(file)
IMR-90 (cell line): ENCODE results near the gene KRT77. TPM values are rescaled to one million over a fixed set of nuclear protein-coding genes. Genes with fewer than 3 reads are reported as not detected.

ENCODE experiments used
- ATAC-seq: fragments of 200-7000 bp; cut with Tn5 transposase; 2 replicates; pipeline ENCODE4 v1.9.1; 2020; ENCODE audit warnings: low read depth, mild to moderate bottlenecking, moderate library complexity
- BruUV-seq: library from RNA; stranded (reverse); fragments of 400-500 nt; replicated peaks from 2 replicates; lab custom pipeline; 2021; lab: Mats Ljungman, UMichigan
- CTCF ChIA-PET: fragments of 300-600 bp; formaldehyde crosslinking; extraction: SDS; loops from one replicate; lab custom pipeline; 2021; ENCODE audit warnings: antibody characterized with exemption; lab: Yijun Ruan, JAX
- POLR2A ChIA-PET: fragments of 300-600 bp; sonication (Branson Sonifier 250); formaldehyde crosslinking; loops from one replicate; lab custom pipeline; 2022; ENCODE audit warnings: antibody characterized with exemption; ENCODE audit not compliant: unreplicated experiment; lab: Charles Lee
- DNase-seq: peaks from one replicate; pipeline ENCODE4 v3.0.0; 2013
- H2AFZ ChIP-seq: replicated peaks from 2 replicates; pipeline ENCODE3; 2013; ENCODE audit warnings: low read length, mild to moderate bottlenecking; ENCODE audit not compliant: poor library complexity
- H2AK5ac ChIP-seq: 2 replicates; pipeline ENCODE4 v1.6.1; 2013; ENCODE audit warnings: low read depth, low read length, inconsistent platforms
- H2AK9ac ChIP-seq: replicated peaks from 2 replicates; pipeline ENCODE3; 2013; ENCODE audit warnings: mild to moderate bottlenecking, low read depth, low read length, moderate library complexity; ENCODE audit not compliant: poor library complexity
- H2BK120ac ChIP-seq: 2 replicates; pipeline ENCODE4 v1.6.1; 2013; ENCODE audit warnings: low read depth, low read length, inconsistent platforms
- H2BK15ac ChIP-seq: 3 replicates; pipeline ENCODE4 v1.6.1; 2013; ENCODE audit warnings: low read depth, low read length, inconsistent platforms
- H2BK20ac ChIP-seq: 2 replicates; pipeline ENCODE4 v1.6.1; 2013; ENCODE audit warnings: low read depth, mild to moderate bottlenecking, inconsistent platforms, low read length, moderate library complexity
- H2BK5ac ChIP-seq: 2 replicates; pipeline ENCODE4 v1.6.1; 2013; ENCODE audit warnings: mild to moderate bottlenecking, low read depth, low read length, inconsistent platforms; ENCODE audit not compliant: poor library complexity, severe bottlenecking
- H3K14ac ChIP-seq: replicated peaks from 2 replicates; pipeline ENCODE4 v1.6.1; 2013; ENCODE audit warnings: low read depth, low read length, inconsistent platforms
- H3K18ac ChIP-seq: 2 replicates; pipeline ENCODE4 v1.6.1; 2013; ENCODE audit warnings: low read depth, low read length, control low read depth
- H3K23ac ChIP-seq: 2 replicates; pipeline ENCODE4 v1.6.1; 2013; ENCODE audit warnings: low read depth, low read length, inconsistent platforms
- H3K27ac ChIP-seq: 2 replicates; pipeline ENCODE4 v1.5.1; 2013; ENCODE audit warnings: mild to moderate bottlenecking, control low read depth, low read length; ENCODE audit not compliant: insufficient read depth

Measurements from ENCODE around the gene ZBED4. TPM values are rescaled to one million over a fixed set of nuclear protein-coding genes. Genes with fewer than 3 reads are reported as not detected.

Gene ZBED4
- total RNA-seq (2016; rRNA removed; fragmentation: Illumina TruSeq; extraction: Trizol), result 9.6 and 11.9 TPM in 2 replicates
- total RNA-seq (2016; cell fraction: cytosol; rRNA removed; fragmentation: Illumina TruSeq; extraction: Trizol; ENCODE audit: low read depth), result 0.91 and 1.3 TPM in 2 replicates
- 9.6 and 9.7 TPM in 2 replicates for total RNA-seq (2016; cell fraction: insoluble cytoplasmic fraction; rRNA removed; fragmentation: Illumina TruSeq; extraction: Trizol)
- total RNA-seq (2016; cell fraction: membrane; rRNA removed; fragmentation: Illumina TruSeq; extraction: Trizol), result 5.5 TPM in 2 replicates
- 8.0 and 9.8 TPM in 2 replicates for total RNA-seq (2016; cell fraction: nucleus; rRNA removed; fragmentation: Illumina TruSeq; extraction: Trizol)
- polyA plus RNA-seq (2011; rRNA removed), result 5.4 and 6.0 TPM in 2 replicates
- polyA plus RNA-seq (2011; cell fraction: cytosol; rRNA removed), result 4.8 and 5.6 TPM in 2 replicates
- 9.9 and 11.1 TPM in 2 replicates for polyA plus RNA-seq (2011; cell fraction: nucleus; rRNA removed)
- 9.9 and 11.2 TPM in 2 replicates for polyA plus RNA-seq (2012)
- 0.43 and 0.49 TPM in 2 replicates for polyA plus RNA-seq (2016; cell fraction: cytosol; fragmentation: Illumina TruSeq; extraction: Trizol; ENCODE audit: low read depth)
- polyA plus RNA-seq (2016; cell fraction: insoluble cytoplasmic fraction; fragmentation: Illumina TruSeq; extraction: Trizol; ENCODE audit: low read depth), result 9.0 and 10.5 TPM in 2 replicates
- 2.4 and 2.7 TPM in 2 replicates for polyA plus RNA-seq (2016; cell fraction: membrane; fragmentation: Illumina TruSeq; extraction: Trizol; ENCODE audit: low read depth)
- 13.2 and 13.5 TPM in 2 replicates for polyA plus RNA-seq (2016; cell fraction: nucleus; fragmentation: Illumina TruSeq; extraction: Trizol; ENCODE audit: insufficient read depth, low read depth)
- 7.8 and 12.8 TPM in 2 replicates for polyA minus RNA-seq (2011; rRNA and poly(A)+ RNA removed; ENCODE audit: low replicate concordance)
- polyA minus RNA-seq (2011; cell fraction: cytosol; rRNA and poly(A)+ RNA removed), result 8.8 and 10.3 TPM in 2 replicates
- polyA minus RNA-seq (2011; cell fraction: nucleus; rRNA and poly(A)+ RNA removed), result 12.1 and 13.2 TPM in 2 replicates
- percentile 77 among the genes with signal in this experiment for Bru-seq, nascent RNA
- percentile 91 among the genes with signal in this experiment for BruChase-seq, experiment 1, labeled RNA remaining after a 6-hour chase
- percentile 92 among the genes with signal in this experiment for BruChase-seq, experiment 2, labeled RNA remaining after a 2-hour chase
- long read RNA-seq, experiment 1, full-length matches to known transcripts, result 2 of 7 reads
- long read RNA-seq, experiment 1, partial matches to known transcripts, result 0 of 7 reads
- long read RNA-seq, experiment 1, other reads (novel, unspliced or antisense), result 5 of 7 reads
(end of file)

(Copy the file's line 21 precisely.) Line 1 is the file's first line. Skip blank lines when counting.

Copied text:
- total RNA-seq (2016; rRNA removed; fragmentation: Illumina TruSeq; extraction: Trizol), result 9.6 and 11.9 TPM in 2 replicates